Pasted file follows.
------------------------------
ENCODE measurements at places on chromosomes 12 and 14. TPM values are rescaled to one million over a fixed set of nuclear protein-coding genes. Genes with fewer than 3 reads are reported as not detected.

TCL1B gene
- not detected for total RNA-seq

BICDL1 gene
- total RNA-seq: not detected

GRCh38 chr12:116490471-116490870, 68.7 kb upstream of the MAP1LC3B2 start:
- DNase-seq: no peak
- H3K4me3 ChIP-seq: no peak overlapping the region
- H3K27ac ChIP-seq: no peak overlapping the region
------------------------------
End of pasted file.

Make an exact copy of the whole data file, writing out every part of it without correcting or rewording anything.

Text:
ENCODE measurements at places on chromosomes 12 and 14. TPM values are rescaled to one million over a fixed set of nuclear protein-coding genes. Genes with fewer than 3 reads are reported as not detected.

TCL1B gene
- not detected for total RNA-seq

BICDL1 gene
- total RNA-seq: not detected

GRCh38 chr12:116490471-116490870, 68.7 kb upstream of the MAP1LC3B2 start:
- DNase-seq: no peak
- H3K4me3 ChIP-seq: no peak overlapping the region
- H3K27ac ChIP-seq: no peak overlapping the region